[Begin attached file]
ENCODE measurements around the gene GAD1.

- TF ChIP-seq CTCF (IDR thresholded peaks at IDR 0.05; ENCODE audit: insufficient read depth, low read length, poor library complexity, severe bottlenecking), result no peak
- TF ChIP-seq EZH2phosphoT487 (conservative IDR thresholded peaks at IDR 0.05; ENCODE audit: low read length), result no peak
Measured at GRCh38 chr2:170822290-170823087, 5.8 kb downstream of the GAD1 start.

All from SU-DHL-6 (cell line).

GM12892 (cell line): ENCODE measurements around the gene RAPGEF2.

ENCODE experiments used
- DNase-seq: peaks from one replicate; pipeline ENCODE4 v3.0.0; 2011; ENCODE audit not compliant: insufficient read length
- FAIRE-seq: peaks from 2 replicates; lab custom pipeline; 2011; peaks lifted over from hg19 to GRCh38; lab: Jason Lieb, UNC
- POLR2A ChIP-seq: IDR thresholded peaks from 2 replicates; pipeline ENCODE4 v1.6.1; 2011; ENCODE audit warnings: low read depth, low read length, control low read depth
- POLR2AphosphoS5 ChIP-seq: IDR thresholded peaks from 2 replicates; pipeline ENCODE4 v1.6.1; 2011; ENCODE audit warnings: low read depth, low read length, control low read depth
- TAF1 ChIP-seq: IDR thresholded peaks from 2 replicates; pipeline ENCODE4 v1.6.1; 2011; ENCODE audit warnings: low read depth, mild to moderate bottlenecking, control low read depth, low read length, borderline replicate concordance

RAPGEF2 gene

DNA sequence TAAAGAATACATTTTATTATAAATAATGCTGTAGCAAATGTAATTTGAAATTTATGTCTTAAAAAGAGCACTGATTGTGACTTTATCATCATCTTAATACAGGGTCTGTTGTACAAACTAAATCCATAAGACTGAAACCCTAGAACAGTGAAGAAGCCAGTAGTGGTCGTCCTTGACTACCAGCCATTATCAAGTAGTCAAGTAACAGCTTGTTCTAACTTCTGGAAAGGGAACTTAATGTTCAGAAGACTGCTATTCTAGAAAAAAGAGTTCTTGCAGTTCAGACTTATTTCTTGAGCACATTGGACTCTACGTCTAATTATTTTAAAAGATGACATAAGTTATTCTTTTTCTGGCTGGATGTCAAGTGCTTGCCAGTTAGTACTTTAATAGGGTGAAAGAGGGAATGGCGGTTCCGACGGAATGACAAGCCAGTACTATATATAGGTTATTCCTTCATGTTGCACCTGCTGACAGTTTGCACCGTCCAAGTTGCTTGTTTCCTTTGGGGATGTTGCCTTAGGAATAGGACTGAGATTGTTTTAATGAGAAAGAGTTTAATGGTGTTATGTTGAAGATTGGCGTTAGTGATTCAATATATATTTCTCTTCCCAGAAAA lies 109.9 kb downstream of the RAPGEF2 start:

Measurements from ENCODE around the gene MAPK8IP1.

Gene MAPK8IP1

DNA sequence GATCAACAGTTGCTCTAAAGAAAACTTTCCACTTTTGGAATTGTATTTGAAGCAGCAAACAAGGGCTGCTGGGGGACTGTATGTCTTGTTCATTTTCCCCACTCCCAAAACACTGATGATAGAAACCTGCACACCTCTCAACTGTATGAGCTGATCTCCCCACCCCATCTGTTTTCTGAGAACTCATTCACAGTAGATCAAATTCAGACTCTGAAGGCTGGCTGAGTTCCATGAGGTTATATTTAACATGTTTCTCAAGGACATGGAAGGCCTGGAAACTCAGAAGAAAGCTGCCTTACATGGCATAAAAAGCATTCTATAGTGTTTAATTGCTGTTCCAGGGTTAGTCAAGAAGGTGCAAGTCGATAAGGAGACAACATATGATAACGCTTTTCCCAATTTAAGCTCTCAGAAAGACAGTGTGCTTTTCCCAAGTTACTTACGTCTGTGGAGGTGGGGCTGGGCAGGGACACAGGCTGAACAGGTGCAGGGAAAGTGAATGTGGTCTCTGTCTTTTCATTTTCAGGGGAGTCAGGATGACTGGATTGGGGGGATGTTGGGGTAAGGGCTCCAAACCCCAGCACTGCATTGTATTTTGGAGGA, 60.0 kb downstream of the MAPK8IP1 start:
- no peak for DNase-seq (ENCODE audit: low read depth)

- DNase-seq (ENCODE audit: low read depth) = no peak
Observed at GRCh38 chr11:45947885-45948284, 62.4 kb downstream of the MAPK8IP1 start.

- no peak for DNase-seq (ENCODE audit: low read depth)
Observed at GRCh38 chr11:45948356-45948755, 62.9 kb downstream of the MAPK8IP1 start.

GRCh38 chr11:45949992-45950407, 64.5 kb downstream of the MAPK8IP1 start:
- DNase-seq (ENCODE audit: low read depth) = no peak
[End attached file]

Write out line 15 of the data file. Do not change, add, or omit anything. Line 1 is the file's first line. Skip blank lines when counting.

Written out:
Measurements from ENCODE around the gene MAPK8IP1.